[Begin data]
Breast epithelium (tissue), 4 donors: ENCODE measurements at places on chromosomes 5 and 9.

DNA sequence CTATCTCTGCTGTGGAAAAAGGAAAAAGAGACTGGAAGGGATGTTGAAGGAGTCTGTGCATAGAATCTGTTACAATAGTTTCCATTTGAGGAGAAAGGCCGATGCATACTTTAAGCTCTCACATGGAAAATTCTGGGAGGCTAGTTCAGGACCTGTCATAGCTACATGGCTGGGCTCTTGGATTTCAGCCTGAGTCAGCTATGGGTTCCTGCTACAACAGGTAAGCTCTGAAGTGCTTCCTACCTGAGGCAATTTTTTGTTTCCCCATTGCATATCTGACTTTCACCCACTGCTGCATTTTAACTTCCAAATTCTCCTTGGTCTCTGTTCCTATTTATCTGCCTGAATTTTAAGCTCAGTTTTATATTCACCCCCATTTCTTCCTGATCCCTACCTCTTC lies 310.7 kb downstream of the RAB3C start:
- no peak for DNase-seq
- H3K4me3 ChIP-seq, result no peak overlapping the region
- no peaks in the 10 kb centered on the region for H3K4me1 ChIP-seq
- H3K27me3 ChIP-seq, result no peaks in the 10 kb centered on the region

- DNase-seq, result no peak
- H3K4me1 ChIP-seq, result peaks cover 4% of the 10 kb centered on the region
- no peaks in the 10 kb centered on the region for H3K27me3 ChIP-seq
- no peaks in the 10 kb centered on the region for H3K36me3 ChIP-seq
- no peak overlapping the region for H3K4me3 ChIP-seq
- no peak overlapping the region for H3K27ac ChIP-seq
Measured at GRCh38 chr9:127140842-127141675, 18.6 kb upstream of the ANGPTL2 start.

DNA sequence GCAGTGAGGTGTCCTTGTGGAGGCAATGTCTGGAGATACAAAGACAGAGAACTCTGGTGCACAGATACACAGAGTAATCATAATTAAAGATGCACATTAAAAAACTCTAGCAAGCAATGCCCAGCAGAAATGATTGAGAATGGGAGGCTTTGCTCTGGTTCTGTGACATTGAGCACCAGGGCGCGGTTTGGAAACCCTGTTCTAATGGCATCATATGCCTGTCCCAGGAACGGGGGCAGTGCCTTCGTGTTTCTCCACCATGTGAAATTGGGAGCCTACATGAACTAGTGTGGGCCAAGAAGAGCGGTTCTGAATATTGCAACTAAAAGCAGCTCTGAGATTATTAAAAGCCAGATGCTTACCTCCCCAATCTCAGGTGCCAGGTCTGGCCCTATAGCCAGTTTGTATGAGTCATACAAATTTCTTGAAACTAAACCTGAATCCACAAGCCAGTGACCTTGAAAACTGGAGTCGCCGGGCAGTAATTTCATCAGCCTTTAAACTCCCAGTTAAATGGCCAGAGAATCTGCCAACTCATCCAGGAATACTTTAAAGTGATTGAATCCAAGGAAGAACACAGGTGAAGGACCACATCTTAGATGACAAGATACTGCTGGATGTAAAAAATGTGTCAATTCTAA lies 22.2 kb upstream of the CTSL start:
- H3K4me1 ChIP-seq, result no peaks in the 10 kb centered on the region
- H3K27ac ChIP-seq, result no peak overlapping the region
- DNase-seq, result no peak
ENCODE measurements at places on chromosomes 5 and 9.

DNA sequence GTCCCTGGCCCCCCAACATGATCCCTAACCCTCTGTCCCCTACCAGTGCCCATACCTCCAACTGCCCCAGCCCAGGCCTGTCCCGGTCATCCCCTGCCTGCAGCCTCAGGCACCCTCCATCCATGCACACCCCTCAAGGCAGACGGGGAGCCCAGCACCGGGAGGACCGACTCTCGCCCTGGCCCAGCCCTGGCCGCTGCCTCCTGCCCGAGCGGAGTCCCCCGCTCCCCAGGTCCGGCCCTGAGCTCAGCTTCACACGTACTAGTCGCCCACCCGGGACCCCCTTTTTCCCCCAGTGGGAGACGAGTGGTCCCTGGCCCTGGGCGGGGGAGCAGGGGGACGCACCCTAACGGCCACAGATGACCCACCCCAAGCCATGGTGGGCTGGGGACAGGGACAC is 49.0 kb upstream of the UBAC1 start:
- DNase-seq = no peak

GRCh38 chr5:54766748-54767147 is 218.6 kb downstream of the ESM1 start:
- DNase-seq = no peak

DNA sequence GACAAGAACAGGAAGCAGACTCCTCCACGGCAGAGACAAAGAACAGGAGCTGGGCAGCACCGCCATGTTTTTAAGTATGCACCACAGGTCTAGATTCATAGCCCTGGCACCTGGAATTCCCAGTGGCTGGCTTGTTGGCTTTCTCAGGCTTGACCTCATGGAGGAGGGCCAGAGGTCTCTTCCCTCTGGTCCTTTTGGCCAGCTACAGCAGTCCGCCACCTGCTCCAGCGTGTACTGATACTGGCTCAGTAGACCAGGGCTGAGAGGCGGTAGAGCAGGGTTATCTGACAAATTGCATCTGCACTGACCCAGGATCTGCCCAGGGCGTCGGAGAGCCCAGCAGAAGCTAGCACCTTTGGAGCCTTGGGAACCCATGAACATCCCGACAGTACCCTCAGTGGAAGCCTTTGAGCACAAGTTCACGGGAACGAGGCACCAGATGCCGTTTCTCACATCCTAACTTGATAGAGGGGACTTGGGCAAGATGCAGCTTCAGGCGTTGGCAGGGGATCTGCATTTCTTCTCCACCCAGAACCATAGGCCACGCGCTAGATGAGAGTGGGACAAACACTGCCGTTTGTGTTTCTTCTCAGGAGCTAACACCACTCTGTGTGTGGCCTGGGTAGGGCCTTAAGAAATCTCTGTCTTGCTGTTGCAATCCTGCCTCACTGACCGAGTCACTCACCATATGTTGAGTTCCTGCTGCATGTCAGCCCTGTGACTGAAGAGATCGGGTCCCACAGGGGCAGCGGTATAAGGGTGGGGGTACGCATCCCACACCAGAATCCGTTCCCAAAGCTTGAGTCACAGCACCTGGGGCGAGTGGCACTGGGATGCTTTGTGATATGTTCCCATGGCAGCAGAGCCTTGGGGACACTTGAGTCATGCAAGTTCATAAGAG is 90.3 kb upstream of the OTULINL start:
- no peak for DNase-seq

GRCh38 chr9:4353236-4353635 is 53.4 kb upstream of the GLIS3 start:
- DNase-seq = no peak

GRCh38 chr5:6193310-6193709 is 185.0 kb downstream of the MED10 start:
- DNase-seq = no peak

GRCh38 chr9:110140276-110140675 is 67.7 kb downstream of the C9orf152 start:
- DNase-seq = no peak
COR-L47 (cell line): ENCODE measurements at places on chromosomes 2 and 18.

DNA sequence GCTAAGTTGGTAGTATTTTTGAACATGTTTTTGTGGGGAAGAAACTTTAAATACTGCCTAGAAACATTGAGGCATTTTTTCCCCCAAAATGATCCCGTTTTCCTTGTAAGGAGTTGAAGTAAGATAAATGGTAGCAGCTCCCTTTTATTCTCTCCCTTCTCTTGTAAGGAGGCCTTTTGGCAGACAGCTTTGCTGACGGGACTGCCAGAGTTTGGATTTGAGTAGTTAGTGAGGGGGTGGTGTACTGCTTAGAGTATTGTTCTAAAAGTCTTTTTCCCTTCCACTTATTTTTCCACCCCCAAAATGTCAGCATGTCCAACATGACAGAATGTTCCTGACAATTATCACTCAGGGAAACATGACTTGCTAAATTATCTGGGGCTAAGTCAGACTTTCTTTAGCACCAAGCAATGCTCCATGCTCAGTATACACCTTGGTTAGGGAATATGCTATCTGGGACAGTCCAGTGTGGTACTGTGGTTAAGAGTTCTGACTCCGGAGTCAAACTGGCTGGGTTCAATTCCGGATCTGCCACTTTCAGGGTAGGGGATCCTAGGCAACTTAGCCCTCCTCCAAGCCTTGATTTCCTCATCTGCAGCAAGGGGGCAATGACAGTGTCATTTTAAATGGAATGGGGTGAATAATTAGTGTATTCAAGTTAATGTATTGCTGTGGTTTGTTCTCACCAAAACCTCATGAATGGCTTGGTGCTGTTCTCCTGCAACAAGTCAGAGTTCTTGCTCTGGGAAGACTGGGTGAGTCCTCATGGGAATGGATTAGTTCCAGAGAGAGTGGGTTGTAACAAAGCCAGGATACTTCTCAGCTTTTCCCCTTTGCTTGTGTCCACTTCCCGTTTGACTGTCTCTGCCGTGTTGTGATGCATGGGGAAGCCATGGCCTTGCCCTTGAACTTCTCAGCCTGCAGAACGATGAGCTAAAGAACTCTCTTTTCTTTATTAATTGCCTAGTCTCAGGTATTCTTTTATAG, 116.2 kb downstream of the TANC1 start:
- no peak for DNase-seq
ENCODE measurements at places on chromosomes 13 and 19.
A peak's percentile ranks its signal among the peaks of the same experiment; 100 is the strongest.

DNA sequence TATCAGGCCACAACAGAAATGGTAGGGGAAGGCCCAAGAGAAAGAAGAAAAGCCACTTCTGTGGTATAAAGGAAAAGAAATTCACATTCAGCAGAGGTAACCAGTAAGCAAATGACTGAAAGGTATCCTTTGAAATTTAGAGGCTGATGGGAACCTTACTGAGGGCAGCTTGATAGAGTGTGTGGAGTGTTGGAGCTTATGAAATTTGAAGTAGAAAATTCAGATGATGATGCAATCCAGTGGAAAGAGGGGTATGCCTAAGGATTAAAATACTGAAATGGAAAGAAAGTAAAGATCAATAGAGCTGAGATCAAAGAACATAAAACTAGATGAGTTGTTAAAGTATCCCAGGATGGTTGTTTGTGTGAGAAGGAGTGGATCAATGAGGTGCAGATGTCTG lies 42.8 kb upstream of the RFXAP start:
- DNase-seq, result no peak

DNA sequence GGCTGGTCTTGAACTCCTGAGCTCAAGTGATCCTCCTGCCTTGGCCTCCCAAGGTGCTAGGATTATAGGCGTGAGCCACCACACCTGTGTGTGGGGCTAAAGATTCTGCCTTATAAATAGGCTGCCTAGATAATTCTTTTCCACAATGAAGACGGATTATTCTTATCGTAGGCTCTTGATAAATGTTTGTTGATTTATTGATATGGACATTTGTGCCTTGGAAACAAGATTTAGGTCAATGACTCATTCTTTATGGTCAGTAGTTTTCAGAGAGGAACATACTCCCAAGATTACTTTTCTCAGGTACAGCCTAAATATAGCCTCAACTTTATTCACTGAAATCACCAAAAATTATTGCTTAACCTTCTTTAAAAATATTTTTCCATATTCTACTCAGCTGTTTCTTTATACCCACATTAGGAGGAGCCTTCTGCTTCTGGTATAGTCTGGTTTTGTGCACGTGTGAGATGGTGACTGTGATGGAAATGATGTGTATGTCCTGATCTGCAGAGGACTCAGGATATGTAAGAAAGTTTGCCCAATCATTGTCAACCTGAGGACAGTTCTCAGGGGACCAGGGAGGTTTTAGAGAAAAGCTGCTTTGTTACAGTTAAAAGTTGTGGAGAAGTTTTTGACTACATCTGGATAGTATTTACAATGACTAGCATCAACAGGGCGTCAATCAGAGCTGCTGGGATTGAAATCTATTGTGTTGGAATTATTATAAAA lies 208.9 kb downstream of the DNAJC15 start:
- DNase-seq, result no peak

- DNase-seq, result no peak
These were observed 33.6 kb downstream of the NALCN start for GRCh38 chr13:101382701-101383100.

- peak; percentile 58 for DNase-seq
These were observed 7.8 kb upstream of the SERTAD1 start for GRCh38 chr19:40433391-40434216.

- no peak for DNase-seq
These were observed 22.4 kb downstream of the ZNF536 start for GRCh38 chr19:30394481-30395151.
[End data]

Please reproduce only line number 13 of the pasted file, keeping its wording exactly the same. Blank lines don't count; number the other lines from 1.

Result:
Measured at GRCh38 chr9:127140842-127141675, 18.6 kb upstream of the ANGPTL2 start.